If you or someone you know is interested in working in the automotive industry, there are a lot of different opportunities out there. Like any occupation, the positions are getting more and more specialized.
Collision repair techs repair crashed vehicles, including parts replacement, welding, panel repair, sanding and light frame repair.
Refinish techs refinish vehicles either damaged in a collision or during restoration work. Experienced techs should be able to mix their own paint, match and blend colors and wet sand and polish.
Diagnostic techs are the computer geeks of the auto world. If you have a check engine light on these are the guys to figure it out. They need to have strong electronic and diagnostic backgrounds to be able to interpret the computer data to repair the problem.
Undercar mechanics usually specialize in brakes, exhaust, suspension and alignments. These guys are willing to get down and dirty to get you back on the road.
Auto lube techs usually work at quick oil change shops or dealerships. While this can sometimes be an entry level position, these techs do need automotive skills to do the job right.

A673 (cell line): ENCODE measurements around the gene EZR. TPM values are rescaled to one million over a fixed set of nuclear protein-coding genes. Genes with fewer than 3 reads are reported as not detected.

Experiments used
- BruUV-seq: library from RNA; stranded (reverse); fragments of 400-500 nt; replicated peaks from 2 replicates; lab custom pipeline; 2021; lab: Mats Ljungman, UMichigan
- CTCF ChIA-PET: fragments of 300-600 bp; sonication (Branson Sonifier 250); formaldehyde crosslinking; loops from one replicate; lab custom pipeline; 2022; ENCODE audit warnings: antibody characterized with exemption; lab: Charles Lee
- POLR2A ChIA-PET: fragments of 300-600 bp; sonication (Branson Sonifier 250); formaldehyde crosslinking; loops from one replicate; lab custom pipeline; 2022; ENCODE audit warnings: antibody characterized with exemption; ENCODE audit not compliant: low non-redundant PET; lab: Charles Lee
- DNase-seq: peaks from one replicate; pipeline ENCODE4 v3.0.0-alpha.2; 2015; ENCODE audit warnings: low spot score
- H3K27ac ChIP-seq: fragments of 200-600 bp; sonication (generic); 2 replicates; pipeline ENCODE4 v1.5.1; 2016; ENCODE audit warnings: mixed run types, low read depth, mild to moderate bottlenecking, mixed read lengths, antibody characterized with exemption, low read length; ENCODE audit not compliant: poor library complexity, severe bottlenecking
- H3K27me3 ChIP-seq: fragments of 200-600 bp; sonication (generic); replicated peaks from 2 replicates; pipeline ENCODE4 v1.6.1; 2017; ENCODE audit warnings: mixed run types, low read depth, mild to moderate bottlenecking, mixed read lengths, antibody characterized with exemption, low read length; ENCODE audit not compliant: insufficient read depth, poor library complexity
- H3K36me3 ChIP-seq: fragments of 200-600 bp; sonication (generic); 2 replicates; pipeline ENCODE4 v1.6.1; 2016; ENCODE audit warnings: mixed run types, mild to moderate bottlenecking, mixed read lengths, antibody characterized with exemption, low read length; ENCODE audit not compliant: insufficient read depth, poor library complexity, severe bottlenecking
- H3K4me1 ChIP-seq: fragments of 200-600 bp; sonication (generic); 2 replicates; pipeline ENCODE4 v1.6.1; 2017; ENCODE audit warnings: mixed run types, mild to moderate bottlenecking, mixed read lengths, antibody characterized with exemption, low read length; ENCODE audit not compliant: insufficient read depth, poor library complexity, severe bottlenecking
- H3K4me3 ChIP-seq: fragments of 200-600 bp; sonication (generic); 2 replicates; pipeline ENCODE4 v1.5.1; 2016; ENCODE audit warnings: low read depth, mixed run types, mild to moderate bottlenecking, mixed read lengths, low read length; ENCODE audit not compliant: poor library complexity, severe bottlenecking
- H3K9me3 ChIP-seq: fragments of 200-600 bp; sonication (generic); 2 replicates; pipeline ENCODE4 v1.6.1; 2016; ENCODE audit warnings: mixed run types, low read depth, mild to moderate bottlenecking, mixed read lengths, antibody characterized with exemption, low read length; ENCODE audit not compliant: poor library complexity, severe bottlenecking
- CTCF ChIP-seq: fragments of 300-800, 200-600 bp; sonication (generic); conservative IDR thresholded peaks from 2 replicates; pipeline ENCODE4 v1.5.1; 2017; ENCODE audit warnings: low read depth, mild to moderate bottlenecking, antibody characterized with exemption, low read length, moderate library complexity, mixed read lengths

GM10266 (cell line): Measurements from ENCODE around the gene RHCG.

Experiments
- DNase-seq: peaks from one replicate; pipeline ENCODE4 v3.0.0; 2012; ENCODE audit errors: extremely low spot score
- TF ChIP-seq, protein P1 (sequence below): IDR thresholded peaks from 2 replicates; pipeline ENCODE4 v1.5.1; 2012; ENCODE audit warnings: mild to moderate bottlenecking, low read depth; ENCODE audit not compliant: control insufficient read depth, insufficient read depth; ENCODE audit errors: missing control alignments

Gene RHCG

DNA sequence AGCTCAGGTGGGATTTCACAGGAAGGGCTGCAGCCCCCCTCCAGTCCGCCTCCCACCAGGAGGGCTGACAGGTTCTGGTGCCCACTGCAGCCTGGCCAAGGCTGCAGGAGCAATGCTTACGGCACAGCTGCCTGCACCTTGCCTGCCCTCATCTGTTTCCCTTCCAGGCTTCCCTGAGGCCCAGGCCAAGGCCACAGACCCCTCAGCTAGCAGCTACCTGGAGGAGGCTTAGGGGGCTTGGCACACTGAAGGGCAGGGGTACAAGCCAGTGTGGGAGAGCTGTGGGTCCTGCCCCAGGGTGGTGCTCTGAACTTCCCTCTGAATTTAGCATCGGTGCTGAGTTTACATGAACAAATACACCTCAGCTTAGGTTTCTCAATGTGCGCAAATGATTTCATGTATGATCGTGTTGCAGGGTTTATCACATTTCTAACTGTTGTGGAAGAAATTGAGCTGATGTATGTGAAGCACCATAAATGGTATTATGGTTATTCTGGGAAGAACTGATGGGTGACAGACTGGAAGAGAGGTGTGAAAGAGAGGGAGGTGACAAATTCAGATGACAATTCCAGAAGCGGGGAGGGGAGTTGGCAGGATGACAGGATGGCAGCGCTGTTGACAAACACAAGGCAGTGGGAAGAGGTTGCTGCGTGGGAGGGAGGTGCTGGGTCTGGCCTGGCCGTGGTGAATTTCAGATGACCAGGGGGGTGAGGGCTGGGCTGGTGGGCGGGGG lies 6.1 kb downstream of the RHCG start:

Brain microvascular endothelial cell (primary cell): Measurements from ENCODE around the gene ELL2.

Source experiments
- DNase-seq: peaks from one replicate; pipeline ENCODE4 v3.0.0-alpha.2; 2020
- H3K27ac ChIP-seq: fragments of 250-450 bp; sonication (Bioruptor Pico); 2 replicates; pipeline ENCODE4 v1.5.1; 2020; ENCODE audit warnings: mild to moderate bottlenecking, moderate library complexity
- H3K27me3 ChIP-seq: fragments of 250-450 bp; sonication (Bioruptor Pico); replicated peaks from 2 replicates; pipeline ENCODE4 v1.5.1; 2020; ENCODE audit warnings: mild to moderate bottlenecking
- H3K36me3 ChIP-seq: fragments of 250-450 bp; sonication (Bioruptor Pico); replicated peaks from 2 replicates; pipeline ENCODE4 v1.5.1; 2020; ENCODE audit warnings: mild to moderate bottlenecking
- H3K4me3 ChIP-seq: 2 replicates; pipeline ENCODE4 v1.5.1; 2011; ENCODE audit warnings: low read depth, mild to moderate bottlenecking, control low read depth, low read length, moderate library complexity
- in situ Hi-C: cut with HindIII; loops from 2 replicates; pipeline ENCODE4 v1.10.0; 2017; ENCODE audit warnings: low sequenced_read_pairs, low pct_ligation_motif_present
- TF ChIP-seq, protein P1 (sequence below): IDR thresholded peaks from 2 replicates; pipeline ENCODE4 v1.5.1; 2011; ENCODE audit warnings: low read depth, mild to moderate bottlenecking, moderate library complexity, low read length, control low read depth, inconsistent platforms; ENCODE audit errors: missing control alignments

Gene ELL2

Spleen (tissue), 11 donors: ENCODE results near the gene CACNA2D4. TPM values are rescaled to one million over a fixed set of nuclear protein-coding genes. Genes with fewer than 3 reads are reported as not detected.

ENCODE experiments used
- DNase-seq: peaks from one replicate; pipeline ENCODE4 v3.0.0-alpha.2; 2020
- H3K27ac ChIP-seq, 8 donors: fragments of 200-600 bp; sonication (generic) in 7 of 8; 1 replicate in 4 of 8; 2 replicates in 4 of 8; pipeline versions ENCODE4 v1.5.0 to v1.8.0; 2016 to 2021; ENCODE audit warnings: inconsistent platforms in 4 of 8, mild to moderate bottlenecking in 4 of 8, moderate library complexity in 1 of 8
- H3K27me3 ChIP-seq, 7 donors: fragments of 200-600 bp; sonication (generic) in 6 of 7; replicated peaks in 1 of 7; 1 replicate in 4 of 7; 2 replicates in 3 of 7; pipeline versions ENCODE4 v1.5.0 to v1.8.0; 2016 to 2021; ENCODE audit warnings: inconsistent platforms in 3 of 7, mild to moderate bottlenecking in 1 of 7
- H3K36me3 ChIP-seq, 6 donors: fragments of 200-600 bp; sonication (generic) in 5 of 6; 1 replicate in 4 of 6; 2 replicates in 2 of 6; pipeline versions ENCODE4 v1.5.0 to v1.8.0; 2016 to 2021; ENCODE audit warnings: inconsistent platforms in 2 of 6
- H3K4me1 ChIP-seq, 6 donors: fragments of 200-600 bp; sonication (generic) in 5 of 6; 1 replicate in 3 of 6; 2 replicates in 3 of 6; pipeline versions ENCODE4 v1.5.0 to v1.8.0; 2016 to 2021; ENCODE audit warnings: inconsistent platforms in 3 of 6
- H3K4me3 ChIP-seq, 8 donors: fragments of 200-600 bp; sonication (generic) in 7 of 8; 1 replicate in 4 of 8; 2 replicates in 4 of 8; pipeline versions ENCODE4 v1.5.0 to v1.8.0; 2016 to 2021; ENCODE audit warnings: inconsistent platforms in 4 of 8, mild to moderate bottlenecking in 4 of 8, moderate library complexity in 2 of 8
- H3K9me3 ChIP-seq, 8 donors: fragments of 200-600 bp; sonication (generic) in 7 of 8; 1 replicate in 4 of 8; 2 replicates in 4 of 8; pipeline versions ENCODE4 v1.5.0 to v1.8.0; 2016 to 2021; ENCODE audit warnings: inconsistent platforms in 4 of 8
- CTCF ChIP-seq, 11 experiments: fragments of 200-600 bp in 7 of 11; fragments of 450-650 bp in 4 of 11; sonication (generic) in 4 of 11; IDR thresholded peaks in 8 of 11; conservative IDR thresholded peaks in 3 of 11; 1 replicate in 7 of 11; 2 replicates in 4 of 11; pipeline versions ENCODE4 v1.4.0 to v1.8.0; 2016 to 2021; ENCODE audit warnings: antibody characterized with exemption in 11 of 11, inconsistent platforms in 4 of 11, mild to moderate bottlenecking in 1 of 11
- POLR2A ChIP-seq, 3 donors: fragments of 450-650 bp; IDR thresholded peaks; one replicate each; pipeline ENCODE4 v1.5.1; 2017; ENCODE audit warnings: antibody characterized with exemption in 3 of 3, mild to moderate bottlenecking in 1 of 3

Service writers and managers write up customer repair orders when they drop their vehicle off. They maintain customer records and update the customers during repairs such as brakes, tires, diagnostics and other service work.
Body shop estimators and managers work in a collision repair shop and have job duties such as writing estimates, production manager and liaison between the insurance companies and the customers.
Installing sound systems, remote starters and car alarms can be a great job for someone who likes the latest in electronics.
Detailers clean, polish and recondition interiors and exteriors of vehicles. Of course you need to be “detail” oriented to be able to do this type of work and have a wide knowledge of cleaners, polishing compounds and sealants.
Replacing and balancing tires has even become more of a specialty. With low profile tires and pressure monitoring systems being on newer vehicles, these techs must know how to mount and balance tires correctly without damaging rims and sensors.
As you can see, there are a lot of different careers available in the automotive business. If you know a youth that’s interested in this sort of work, I would encourage you to look into high school classes related to automotive repairs and vocational colleges with automotive programs. And remind them to pay attention while they are still in high school, because they will need all of that reading, writing and arithmetic.